The Environmental Investigation Agency (EIA) has published a report focused on HFC-free climate-friendly technologies, Putting the Freeze on HFCs: A global digest of available climate-friendly refrigeration and air-conditioning technologies.
Hydrofluorocarbons, or HFCs — which have global warming potentials (GWPs) ranging from hundreds to thousands of times higher than CO2 — are the most commonly used refrigerants in refrigeration and air-conditioning systems in the US. These chemicals are also increasing in use in developing countries.
Reducing production and consumption of HFCs is the largest, fastest and most cost-effective short-term climate mitigation option currently available and will have significant effects on the planet by 2050, EIA says.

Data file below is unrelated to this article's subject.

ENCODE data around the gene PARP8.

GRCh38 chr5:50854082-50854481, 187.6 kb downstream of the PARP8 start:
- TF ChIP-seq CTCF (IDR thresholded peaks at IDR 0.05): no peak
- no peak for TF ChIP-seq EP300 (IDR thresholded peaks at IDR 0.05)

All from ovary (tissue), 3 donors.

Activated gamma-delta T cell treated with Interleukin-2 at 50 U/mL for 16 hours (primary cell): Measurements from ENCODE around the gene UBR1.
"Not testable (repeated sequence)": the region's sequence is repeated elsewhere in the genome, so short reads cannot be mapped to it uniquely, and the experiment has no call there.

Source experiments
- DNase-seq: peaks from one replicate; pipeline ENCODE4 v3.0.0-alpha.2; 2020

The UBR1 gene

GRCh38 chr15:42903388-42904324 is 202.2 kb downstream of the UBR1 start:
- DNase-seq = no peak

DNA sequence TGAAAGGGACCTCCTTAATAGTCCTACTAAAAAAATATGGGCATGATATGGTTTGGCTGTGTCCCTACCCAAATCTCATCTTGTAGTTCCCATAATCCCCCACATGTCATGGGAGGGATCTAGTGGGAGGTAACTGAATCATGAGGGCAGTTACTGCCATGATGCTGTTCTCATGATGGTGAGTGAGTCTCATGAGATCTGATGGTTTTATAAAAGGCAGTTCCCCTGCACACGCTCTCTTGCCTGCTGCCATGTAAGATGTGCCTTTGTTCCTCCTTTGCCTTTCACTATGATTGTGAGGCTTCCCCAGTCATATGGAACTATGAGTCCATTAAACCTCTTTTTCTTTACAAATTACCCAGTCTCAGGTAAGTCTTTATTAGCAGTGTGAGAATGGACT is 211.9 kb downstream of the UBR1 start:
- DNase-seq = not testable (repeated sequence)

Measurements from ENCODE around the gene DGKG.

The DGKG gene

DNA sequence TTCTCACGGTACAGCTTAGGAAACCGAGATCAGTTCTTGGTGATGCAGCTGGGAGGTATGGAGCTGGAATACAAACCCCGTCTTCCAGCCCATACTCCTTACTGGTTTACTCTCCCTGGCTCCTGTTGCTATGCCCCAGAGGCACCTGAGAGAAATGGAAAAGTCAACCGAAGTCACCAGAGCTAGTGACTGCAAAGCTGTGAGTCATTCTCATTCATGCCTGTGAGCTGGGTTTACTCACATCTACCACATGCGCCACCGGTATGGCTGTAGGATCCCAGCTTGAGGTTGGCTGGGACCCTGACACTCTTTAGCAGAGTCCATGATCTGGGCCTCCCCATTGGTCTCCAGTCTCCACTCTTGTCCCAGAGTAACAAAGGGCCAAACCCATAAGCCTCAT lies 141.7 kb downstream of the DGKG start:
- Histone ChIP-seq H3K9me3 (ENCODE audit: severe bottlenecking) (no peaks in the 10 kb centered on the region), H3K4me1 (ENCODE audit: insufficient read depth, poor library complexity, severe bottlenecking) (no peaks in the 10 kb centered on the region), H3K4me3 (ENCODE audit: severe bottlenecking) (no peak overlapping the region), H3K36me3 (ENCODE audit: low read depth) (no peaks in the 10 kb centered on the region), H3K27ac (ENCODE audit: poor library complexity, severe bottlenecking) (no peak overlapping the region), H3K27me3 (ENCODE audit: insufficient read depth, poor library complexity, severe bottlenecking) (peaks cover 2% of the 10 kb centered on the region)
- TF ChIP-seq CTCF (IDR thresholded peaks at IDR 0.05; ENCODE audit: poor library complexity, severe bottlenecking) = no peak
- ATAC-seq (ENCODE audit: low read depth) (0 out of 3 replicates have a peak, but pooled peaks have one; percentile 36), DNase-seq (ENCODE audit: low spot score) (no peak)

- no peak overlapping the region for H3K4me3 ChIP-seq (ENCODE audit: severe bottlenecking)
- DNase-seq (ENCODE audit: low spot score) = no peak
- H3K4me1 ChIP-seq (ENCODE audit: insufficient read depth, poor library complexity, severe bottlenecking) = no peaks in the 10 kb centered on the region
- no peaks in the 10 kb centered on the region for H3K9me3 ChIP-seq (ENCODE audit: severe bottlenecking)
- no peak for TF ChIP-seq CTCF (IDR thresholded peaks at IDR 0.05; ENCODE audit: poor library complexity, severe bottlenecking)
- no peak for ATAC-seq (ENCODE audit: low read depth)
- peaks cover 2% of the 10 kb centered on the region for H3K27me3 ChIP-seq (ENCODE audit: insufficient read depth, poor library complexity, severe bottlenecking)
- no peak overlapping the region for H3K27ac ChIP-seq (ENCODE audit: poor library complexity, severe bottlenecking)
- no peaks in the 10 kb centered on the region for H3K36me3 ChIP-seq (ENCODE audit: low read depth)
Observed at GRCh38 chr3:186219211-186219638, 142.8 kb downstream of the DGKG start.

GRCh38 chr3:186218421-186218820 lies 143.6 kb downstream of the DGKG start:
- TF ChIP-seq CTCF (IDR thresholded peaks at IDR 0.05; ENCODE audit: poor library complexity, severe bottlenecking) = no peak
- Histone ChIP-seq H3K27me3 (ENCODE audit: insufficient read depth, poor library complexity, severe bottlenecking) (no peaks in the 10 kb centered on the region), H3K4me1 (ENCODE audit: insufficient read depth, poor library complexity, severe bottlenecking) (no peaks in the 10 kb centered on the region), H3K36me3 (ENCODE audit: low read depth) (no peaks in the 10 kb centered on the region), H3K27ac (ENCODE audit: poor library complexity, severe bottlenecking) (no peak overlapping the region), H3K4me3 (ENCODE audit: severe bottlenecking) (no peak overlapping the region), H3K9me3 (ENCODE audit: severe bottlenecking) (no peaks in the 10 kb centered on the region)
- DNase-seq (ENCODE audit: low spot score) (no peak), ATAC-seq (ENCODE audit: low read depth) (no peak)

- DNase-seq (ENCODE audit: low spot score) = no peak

The report uses more than 100 case studies and companies to show HFC-free technologies applied throughout the developed and developing world. These technologies use hydrocarbons, CO2, air, water, ammonia and “not-in-kind” technologies (e.g., solar) instead of HFCs.
The report is also a tool for readers — including HVAC managers of office buildings and grocery stores — to find information on HFC-free technology.
The HFC proposal follows an earlier action by the EPA to expand the list of climate-friendly alternatives for refrigeration and air conditioning under its SNAP Program. It’s also part of President Obama’s Climate Action Plan, announced last year.